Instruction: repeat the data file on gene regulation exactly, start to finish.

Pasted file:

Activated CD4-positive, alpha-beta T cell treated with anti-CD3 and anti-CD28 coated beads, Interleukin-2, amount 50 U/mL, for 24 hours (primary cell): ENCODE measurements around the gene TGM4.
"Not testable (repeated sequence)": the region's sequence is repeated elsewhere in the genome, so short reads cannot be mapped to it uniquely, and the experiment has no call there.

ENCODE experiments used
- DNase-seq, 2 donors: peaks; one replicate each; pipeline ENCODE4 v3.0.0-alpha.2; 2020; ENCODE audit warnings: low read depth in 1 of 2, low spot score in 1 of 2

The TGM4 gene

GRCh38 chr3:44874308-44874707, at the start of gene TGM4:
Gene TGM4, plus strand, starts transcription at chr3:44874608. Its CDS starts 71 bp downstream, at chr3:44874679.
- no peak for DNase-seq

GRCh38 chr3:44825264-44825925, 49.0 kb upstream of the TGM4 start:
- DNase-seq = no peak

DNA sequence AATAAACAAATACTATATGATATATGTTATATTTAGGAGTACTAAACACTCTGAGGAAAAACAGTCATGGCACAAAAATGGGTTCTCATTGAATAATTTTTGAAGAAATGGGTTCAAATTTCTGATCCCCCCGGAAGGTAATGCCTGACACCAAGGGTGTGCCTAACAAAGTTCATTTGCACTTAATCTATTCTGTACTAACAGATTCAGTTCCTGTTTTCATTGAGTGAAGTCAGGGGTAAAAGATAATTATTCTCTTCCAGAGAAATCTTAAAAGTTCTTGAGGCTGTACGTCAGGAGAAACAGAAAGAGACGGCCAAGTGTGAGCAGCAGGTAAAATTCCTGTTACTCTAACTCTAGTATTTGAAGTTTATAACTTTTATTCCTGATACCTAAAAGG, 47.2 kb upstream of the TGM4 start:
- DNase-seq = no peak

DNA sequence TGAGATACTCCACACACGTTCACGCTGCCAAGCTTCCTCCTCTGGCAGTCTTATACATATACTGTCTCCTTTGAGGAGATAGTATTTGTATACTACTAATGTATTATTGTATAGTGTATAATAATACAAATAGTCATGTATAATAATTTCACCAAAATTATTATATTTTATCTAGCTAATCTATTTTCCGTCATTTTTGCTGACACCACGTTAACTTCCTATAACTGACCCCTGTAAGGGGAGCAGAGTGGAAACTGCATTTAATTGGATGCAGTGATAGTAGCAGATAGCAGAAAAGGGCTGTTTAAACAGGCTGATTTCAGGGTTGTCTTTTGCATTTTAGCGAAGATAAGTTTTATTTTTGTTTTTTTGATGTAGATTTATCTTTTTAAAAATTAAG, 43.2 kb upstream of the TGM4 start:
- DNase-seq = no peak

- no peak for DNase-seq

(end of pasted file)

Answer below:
Activated CD4-positive, alpha-beta T cell treated with anti-CD3 and anti-CD28 coated beads, Interleukin-2, amount 50 U/mL, for 24 hours (primary cell): ENCODE measurements around the gene TGM4.
"Not testable (repeated sequence)": the region's sequence is repeated elsewhere in the genome, so short reads cannot be mapped to it uniquely, and the experiment has no call there.

ENCODE experiments used
- DNase-seq, 2 donors: peaks; one replicate each; pipeline ENCODE4 v3.0.0-alpha.2; 2020; ENCODE audit warnings: low read depth in 1 of 2, low spot score in 1 of 2

The TGM4 gene

GRCh38 chr3:44874308-44874707, at the start of gene TGM4:
Gene TGM4, plus strand, starts transcription at chr3:44874608. Its CDS starts 71 bp downstream, at chr3:44874679.
- no peak for DNase-seq

GRCh38 chr3:44825264-44825925, 49.0 kb upstream of the TGM4 start:
- DNase-seq = no peak

DNA sequence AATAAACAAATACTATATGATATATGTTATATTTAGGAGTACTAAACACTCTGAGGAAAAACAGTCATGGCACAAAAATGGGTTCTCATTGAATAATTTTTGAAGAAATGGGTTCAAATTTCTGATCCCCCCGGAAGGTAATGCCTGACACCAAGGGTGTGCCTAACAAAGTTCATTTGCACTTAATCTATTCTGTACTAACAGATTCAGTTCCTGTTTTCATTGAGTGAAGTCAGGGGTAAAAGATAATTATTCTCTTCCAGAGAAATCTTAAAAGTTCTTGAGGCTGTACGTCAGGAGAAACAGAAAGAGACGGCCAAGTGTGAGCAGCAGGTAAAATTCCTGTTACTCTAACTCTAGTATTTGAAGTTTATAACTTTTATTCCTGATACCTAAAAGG, 47.2 kb upstream of the TGM4 start:
- DNase-seq = no peak

DNA sequence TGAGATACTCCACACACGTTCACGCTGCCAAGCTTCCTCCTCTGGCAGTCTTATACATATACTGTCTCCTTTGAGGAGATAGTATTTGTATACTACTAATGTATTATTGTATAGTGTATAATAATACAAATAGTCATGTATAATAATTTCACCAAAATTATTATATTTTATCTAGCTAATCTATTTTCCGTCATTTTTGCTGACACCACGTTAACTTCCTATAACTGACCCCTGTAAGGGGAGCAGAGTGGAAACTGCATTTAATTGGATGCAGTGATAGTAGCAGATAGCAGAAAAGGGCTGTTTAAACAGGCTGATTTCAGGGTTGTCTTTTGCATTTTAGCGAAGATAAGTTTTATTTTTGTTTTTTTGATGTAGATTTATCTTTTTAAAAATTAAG, 43.2 kb upstream of the TGM4 start:
- DNase-seq = no peak

- no peak for DNase-seq